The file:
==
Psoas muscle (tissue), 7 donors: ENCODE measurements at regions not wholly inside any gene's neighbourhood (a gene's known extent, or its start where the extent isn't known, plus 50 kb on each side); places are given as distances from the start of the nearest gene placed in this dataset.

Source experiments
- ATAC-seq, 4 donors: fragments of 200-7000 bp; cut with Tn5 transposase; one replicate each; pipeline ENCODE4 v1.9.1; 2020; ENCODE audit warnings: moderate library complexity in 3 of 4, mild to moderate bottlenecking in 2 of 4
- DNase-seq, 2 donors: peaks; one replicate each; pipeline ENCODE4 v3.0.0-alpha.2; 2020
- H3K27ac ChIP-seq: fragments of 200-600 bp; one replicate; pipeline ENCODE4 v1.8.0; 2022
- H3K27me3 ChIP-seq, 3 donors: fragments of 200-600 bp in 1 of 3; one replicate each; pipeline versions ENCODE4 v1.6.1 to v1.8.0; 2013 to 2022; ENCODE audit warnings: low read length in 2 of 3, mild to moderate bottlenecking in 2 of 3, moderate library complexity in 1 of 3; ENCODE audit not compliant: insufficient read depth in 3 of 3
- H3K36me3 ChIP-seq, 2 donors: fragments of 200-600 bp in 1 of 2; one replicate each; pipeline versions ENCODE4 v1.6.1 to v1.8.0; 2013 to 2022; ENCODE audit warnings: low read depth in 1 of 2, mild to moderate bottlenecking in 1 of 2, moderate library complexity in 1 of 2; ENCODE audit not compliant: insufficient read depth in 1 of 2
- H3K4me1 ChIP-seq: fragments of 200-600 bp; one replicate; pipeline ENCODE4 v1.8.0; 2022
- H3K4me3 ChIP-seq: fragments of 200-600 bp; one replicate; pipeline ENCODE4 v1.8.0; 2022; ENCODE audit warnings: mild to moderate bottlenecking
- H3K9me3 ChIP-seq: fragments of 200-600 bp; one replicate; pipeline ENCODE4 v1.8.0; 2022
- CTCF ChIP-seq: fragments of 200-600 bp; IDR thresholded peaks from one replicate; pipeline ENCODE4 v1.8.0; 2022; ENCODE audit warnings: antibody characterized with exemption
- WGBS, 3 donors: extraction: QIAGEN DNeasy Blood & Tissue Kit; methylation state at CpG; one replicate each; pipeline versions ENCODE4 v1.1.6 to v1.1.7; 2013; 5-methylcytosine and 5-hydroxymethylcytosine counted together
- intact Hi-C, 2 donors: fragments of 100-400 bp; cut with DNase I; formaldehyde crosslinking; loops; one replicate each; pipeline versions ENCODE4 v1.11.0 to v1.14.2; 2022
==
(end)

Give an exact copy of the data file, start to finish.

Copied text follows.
Psoas muscle (tissue), 7 donors: ENCODE measurements at regions not wholly inside any gene's neighbourhood (a gene's known extent, or its start where the extent isn't known, plus 50 kb on each side); places are given as distances from the start of the nearest gene placed in this dataset.

Source experiments
- ATAC-seq, 4 donors: fragments of 200-7000 bp; cut with Tn5 transposase; one replicate each; pipeline ENCODE4 v1.9.1; 2020; ENCODE audit warnings: moderate library complexity in 3 of 4, mild to moderate bottlenecking in 2 of 4
- DNase-seq, 2 donors: peaks; one replicate each; pipeline ENCODE4 v3.0.0-alpha.2; 2020
- H3K27ac ChIP-seq: fragments of 200-600 bp; one replicate; pipeline ENCODE4 v1.8.0; 2022
- H3K27me3 ChIP-seq, 3 donors: fragments of 200-600 bp in 1 of 3; one replicate each; pipeline versions ENCODE4 v1.6.1 to v1.8.0; 2013 to 2022; ENCODE audit warnings: low read length in 2 of 3, mild to moderate bottlenecking in 2 of 3, moderate library complexity in 1 of 3; ENCODE audit not compliant: insufficient read depth in 3 of 3
- H3K36me3 ChIP-seq, 2 donors: fragments of 200-600 bp in 1 of 2; one replicate each; pipeline versions ENCODE4 v1.6.1 to v1.8.0; 2013 to 2022; ENCODE audit warnings: low read depth in 1 of 2, mild to moderate bottlenecking in 1 of 2, moderate library complexity in 1 of 2; ENCODE audit not compliant: insufficient read depth in 1 of 2
- H3K4me1 ChIP-seq: fragments of 200-600 bp; one replicate; pipeline ENCODE4 v1.8.0; 2022
- H3K4me3 ChIP-seq: fragments of 200-600 bp; one replicate; pipeline ENCODE4 v1.8.0; 2022; ENCODE audit warnings: mild to moderate bottlenecking
- H3K9me3 ChIP-seq: fragments of 200-600 bp; one replicate; pipeline ENCODE4 v1.8.0; 2022
- CTCF ChIP-seq: fragments of 200-600 bp; IDR thresholded peaks from one replicate; pipeline ENCODE4 v1.8.0; 2022; ENCODE audit warnings: antibody characterized with exemption
- WGBS, 3 donors: extraction: QIAGEN DNeasy Blood & Tissue Kit; methylation state at CpG; one replicate each; pipeline versions ENCODE4 v1.1.6 to v1.1.7; 2013; 5-methylcytosine and 5-hydroxymethylcytosine counted together
- intact Hi-C, 2 donors: fragments of 100-400 bp; cut with DNase I; formaldehyde crosslinking; loops; one replicate each; pipeline versions ENCODE4 v1.11.0 to v1.14.2; 2022